Consumers can and often do make buying decisions at the drop of a hat. At worst it’s two decision-makers, such as a husband and wife.
Businesses are more likely to purchase by committee. For that reason, B2B demand generation campaigns, as with most B2B marketing, takes longer and often needs to cover more topics or provide a range of details in order to convince the multiple parties, or Decision Making Unit involved in buying a product or service.
This is worth thinking about as you plan your campaigns, looking beyond the business itself and into finer detail, such as who the key stakeholders are, what their roles entail and what messages will resonate with them.
What tools do you need for B2B demand generation?
As with most marketing campaigns, solid data is your friend when it comes to B2B demand generation.
Not only will it help you to pinpoint the ideal companies to which you should target your campaigns, but also identify personas within those businesses.
This information can then be multiplied using widely available tools, such as Facebook’s Lookalike Audiences, to develop a strong foundation for your marketing efforts from an initially small sample.
The above goes hand in hand with solid technology. Whether it’s extracting data from a BI platform or automating your posts and ads, a CRM and CMS will be essential.
Also crucial for these platforms will be visibility and collaboration between sales and marketing teams, as mentioned above.
What actions should you take?
So, now you know what B2B demand generation is and what it isn’t, plus the types of tools you’ll need. How do you go about doing it?
Entire books can and have been written on the topic but, to get you started, here are some key tactics you can employ to begin generating B2B demand.
1. Create amazing, relevant content
Possibly the most important part of a demand generation campaign is the content you use, with 85% of B2B marketers surveyed by the Content Marketing Institute believing high-quality content creation was a key factor in their overall success.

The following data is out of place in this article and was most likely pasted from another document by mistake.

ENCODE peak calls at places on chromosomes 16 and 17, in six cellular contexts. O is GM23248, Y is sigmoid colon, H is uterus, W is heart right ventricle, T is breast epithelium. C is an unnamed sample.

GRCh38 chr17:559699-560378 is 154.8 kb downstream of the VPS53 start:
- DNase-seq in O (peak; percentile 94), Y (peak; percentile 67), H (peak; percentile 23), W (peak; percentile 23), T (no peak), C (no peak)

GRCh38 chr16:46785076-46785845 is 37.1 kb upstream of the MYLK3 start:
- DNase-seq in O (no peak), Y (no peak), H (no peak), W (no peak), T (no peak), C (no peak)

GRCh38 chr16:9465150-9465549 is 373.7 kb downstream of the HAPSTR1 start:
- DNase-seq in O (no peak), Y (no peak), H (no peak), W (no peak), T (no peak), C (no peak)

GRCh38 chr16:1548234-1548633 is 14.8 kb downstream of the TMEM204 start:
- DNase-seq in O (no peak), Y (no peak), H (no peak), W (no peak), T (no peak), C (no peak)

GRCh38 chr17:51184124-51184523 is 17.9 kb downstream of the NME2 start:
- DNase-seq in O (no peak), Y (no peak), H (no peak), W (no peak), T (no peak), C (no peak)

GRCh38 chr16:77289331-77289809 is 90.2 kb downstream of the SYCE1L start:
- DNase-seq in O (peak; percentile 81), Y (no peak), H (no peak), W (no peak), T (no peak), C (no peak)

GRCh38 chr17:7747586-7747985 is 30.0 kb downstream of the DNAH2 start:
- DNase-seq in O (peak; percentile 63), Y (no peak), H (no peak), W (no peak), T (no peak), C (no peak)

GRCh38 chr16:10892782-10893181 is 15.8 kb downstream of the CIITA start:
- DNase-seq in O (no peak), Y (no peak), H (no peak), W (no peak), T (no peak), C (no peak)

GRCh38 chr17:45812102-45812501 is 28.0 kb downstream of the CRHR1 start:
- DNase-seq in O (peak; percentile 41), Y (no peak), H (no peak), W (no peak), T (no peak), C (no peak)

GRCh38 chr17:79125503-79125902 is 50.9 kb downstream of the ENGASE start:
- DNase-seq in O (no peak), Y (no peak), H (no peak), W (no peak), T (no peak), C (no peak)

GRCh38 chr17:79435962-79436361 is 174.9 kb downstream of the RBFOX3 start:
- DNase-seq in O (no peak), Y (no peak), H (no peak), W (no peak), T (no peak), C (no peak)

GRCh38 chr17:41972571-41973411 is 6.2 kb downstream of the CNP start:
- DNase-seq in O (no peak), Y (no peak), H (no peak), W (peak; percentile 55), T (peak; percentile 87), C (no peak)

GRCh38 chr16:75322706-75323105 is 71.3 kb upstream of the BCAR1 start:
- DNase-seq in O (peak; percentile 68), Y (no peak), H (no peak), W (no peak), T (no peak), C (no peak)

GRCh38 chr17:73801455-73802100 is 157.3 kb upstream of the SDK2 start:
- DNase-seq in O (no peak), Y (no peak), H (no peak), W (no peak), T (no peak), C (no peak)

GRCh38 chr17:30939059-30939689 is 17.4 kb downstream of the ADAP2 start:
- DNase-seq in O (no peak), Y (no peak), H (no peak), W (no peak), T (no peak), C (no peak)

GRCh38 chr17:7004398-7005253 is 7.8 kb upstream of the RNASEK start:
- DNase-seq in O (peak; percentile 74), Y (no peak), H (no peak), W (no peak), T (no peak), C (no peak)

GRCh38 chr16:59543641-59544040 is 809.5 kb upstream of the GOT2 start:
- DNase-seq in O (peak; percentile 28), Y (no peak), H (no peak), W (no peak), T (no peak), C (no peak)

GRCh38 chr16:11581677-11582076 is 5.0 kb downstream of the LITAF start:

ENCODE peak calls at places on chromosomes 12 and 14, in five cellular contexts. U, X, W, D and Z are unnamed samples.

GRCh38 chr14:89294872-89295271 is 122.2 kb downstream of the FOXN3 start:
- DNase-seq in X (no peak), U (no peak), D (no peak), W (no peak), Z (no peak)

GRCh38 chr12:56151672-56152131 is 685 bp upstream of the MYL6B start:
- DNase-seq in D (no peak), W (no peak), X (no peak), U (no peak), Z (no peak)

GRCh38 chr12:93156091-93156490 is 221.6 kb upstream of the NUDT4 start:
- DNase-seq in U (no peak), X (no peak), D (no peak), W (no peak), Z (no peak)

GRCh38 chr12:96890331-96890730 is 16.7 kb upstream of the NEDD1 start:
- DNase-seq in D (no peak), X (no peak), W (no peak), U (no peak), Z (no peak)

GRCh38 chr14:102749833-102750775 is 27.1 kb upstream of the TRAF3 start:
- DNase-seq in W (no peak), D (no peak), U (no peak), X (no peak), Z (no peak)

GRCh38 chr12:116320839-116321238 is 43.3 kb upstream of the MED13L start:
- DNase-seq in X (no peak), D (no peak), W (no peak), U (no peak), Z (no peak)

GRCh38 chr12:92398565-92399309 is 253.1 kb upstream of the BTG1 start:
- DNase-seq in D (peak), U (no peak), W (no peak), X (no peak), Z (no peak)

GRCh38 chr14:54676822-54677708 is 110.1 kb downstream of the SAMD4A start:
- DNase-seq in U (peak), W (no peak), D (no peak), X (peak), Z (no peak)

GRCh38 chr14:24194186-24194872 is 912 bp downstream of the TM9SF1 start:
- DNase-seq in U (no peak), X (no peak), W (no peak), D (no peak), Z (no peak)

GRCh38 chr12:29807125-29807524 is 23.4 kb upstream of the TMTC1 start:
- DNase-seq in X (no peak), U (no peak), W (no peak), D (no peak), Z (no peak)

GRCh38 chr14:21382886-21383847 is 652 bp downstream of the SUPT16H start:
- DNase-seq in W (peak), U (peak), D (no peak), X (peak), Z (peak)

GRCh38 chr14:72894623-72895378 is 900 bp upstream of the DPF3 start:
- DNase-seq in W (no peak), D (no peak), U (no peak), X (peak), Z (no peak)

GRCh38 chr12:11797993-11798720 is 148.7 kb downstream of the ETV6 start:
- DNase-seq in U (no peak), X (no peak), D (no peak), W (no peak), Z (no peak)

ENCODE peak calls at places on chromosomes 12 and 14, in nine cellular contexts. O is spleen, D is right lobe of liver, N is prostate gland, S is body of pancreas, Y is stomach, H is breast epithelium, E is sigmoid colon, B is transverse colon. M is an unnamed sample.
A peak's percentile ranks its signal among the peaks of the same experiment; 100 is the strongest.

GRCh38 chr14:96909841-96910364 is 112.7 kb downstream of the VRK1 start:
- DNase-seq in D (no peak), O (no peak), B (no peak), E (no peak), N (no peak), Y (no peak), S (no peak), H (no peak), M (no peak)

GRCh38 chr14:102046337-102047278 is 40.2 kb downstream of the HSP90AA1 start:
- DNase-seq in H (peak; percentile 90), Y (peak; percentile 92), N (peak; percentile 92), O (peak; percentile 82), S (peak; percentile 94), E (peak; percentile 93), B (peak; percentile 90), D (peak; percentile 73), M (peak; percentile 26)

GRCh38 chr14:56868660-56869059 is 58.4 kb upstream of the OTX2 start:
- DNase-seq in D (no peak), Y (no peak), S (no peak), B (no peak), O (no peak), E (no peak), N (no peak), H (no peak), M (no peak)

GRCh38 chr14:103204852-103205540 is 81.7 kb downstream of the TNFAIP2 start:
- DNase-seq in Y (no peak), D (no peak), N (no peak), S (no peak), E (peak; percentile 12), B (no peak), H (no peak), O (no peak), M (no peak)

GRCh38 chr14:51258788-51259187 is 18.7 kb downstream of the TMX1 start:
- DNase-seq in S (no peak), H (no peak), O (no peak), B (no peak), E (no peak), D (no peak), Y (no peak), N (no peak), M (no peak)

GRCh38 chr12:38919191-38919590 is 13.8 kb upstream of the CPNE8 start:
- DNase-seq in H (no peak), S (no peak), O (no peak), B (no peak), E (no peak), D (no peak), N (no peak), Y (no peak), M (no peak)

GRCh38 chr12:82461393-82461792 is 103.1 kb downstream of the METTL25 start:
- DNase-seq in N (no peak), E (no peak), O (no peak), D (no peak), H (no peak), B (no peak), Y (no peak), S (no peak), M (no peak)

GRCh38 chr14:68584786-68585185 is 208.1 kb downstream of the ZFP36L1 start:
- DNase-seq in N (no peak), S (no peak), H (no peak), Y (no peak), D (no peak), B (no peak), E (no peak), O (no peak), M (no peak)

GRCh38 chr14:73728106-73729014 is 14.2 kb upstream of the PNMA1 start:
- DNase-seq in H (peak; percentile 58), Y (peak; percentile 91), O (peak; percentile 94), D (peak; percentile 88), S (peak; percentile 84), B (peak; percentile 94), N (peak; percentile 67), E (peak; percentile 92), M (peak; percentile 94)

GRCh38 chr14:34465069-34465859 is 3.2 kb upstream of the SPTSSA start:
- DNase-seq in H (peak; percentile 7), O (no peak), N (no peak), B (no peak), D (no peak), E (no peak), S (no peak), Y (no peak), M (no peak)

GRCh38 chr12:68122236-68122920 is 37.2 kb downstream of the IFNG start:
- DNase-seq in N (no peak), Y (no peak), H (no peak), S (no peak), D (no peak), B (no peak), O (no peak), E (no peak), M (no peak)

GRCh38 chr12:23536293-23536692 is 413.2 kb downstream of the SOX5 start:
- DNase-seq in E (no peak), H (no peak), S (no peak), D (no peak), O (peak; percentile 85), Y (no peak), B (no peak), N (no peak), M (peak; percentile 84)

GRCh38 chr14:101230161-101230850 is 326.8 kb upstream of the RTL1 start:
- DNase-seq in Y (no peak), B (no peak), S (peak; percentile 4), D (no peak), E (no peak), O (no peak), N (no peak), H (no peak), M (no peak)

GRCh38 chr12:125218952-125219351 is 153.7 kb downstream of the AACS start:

This could be thought leadership material, white papers, eBooks or videos.
Make it useful, make it compelling and make it free, and it will make people truly believe they need your product or service.
2. Know your audience
As discussed above, you can’t answer a problem for people if you don’t know what problems they have. This is where data and detailed research can help you build the Ideal Client Profile and buyer personas which will, in turn, inform the content of your campaigns and help tailor messages to different segments of your audiences.
3. Know when to stop
The various methods you use to feed information to your target audiences have a limit. Consider how much information is required for each persona and switch to lead generation when they have all the information they need.
4. Match channels with targets
If your data and research are on point, you’ll know where to find your targets, be it online or in their office.
It’s also important to think about the medium of your message at each stage of your campaign. It could start with online ads or sponsored posts to get your name out there and move into thought leadership on your blog or that of other, well-chosen businesses.
Senior leaders could become more active on social media to further enhance credibility, and free resources could be made available that provide answers and assistance to your targets while further enhancing the perceived value of your brand.
5. Keep it personal even if you’re speaking to thousands
Relationship building is a core facet of demand generation, helping to introduce and reinforce the credibility of your brand.
Broad brush strokes in email marketing and in posts won’t cut it here. You need to be speaking directly to the people you’re targeting, understanding their needs and showing them how their unique problems can be solved.
That’s why, according to HubSpot message personalisation is the number one tactic used by email marketers to increase engagement rates.
Over to you
What is B2B demand generation? It’s certainly an aspect of your marketing you can’t complete with the click of a button. It requires detailed planning, talented resource, quality content and ongoing testing, all of which Incisive Edge offers to businesses on a daily basis.